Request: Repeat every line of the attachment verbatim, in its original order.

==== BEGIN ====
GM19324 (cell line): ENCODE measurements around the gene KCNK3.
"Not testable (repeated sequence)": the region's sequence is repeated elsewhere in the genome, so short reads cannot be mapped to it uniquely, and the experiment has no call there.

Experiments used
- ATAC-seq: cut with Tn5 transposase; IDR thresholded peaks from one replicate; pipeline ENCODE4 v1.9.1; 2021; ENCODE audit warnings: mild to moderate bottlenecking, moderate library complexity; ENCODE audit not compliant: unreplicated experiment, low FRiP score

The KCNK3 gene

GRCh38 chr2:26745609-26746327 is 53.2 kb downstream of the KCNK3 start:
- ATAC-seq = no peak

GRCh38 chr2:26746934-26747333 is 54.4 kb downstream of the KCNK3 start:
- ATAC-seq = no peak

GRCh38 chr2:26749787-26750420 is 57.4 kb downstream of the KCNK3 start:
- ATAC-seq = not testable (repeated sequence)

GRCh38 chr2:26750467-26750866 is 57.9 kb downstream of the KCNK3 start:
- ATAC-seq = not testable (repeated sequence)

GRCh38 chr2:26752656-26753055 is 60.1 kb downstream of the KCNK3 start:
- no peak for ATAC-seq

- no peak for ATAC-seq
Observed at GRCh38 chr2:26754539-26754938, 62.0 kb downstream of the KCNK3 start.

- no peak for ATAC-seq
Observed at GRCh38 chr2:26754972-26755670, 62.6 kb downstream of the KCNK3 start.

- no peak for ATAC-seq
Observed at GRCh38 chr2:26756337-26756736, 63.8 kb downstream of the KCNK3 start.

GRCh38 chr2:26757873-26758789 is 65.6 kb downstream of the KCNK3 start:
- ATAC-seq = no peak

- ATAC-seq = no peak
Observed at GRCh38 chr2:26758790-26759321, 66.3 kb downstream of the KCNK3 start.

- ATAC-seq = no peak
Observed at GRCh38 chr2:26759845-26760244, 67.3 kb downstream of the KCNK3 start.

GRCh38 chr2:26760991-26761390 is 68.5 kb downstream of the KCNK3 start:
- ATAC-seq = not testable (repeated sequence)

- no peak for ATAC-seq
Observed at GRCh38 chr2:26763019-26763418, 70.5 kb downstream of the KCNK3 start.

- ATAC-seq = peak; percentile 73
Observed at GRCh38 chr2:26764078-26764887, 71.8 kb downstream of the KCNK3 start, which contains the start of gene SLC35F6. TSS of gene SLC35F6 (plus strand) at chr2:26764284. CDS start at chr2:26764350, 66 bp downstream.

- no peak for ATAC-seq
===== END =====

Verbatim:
GM19324 (cell line): ENCODE measurements around the gene KCNK3.
"Not testable (repeated sequence)": the region's sequence is repeated elsewhere in the genome, so short reads cannot be mapped to it uniquely, and the experiment has no call there.

Experiments used
- ATAC-seq: cut with Tn5 transposase; IDR thresholded peaks from one replicate; pipeline ENCODE4 v1.9.1; 2021; ENCODE audit warnings: mild to moderate bottlenecking, moderate library complexity; ENCODE audit not compliant: unreplicated experiment, low FRiP score

The KCNK3 gene

GRCh38 chr2:26745609-26746327 is 53.2 kb downstream of the KCNK3 start:
- ATAC-seq = no peak

GRCh38 chr2:26746934-26747333 is 54.4 kb downstream of the KCNK3 start:
- ATAC-seq = no peak

GRCh38 chr2:26749787-26750420 is 57.4 kb downstream of the KCNK3 start:
- ATAC-seq = not testable (repeated sequence)

GRCh38 chr2:26750467-26750866 is 57.9 kb downstream of the KCNK3 start:
- ATAC-seq = not testable (repeated sequence)

GRCh38 chr2:26752656-26753055 is 60.1 kb downstream of the KCNK3 start:
- no peak for ATAC-seq

- no peak for ATAC-seq
Observed at GRCh38 chr2:26754539-26754938, 62.0 kb downstream of the KCNK3 start.

- no peak for ATAC-seq
Observed at GRCh38 chr2:26754972-26755670, 62.6 kb downstream of the KCNK3 start.

- no peak for ATAC-seq
Observed at GRCh38 chr2:26756337-26756736, 63.8 kb downstream of the KCNK3 start.

GRCh38 chr2:26757873-26758789 is 65.6 kb downstream of the KCNK3 start:
- ATAC-seq = no peak

- ATAC-seq = no peak
Observed at GRCh38 chr2:26758790-26759321, 66.3 kb downstream of the KCNK3 start.

- ATAC-seq = no peak
Observed at GRCh38 chr2:26759845-26760244, 67.3 kb downstream of the KCNK3 start.

GRCh38 chr2:26760991-26761390 is 68.5 kb downstream of the KCNK3 start:
- ATAC-seq = not testable (repeated sequence)

- no peak for ATAC-seq
Observed at GRCh38 chr2:26763019-26763418, 70.5 kb downstream of the KCNK3 start.

- ATAC-seq = peak; percentile 73
Observed at GRCh38 chr2:26764078-26764887, 71.8 kb downstream of the KCNK3 start, which contains the start of gene SLC35F6. TSS of gene SLC35F6 (plus strand) at chr2:26764284. CDS start at chr2:26764350, 66 bp downstream.

- no peak for ATAC-seq